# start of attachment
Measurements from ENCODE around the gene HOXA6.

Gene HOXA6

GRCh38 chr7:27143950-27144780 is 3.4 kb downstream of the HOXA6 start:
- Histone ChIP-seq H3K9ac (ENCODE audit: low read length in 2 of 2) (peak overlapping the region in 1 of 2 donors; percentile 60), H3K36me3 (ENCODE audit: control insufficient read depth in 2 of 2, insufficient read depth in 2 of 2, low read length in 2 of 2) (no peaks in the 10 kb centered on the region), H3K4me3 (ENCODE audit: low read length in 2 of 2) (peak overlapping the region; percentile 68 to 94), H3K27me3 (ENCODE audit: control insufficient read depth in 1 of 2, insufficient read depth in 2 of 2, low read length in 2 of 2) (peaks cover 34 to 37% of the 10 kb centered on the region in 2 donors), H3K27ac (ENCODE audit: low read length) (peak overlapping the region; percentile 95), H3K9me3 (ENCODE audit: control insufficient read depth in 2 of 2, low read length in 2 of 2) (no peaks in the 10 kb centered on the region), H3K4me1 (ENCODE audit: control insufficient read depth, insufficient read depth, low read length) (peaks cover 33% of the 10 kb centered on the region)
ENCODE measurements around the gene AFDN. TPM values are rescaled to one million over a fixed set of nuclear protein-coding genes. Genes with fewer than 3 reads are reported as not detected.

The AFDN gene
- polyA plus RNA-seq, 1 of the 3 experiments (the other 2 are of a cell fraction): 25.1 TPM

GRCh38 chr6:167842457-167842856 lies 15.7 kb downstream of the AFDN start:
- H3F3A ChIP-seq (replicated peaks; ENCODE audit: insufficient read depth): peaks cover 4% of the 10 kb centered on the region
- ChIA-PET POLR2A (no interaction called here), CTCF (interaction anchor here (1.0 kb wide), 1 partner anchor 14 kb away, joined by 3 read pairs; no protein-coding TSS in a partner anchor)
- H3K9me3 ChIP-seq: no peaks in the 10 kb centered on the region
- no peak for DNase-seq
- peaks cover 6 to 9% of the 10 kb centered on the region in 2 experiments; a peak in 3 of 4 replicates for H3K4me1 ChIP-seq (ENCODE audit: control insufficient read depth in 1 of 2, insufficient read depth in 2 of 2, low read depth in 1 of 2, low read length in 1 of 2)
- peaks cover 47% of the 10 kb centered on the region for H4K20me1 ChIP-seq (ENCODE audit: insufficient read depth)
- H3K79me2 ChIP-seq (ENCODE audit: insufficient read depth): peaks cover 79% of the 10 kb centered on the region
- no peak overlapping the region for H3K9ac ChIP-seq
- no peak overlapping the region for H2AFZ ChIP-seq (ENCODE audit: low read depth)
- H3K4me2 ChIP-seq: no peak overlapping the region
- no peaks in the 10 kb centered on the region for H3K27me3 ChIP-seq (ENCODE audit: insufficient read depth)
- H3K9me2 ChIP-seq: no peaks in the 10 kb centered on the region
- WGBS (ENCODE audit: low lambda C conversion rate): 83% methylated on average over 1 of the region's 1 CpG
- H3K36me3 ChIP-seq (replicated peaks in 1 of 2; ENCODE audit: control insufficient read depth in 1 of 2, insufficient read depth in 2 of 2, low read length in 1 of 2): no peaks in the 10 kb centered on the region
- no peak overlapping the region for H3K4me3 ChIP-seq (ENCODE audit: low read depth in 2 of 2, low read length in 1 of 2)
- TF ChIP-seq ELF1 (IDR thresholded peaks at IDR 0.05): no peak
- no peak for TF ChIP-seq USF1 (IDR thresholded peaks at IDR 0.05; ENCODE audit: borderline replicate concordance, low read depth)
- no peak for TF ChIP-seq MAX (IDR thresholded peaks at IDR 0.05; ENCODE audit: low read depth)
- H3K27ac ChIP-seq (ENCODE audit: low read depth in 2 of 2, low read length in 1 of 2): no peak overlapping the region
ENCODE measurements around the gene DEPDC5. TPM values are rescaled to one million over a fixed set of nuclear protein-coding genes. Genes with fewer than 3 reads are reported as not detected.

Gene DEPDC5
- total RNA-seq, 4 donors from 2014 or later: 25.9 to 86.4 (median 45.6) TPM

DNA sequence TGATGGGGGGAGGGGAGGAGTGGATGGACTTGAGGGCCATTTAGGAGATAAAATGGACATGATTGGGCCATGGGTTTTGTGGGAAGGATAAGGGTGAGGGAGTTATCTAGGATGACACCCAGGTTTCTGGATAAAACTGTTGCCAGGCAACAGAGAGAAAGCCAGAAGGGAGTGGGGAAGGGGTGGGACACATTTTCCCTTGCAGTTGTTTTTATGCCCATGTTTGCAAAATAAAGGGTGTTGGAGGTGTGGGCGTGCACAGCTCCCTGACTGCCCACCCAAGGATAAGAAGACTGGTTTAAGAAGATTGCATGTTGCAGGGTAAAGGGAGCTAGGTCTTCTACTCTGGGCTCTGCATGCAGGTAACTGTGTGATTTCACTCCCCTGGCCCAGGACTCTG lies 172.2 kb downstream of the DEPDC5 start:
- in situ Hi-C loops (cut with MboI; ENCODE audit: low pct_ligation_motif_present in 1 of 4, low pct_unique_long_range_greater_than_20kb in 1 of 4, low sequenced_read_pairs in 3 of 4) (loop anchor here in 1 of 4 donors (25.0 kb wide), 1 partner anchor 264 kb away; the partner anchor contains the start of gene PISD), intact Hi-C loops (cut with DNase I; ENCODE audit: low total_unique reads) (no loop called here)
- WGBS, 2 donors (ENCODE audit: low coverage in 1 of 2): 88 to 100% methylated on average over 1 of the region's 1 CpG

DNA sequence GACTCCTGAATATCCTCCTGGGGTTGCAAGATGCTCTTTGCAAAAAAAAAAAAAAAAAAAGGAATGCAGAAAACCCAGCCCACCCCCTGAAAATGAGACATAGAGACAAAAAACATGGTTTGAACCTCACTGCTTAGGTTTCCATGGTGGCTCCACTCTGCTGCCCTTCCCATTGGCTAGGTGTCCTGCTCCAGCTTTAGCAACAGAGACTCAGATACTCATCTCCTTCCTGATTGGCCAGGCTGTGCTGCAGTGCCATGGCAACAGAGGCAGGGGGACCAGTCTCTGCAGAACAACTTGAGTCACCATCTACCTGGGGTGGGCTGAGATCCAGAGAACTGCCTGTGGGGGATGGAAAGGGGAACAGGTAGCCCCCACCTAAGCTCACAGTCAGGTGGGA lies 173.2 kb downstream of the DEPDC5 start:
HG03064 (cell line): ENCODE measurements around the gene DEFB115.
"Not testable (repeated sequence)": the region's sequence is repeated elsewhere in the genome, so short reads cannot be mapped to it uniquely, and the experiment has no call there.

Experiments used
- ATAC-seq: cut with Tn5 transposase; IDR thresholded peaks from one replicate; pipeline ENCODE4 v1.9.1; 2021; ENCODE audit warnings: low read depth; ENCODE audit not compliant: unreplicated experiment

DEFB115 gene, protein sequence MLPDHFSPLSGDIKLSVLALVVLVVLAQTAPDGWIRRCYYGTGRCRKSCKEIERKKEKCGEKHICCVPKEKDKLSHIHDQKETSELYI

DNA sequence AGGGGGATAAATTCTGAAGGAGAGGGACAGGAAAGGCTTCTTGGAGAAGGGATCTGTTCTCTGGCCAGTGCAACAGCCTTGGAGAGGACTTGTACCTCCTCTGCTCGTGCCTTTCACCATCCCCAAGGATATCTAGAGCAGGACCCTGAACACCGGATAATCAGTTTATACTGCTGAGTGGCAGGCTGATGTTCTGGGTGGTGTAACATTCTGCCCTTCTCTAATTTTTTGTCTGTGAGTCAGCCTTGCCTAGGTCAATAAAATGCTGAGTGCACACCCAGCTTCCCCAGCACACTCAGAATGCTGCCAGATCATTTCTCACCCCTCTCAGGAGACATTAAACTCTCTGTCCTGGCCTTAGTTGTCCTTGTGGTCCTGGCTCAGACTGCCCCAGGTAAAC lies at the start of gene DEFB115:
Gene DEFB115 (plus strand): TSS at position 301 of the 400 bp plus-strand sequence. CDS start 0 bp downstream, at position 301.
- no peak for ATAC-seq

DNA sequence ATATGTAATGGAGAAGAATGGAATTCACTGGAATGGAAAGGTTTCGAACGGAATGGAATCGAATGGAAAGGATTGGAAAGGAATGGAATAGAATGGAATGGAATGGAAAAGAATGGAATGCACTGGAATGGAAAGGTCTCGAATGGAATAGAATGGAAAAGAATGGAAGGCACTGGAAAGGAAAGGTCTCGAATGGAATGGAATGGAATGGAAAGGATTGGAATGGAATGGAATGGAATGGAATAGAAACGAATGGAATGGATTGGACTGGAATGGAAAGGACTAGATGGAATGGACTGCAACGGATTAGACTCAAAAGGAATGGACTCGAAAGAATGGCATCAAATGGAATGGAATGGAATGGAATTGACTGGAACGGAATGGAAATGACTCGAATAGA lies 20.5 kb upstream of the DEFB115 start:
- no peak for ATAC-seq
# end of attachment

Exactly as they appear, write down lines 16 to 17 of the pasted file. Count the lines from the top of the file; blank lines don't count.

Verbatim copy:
- no peak overlapping the region for H3K9ac ChIP-seq
- no peak overlapping the region for H2AFZ ChIP-seq (ENCODE audit: low read depth)